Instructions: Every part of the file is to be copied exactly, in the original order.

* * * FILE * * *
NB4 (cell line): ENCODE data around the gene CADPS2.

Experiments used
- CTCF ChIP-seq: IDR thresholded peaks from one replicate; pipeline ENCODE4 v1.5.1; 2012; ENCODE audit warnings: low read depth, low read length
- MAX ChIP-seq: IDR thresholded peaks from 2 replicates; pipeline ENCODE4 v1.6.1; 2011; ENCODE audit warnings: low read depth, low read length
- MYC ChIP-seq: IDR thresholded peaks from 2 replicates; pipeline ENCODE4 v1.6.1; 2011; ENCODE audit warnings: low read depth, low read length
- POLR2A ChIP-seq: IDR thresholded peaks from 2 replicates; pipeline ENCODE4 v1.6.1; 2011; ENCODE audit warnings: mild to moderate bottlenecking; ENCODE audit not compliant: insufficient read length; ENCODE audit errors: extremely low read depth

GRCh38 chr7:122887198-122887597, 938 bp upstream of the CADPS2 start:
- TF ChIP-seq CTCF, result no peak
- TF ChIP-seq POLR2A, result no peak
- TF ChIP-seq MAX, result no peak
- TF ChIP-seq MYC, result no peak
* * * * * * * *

NB4 (cell line): ENCODE data around the gene CADPS2.

Experiments used
- CTCF ChIP-seq: IDR thresholded peaks from one replicate; pipeline ENCODE4 v1.5.1; 2012; ENCODE audit warnings: low read depth, low read length
- MAX ChIP-seq: IDR thresholded peaks from 2 replicates; pipeline ENCODE4 v1.6.1; 2011; ENCODE audit warnings: low read depth, low read length
- MYC ChIP-seq: IDR thresholded peaks from 2 replicates; pipeline ENCODE4 v1.6.1; 2011; ENCODE audit warnings: low read depth, low read length
- POLR2A ChIP-seq: IDR thresholded peaks from 2 replicates; pipeline ENCODE4 v1.6.1; 2011; ENCODE audit warnings: mild to moderate bottlenecking; ENCODE audit not compliant: insufficient read length; ENCODE audit errors: extremely low read depth

GRCh38 chr7:122887198-122887597, 938 bp upstream of the CADPS2 start:
- TF ChIP-seq CTCF, result no peak
- TF ChIP-seq POLR2A, result no peak
- TF ChIP-seq MAX, result no peak
- TF ChIP-seq MYC, result no peak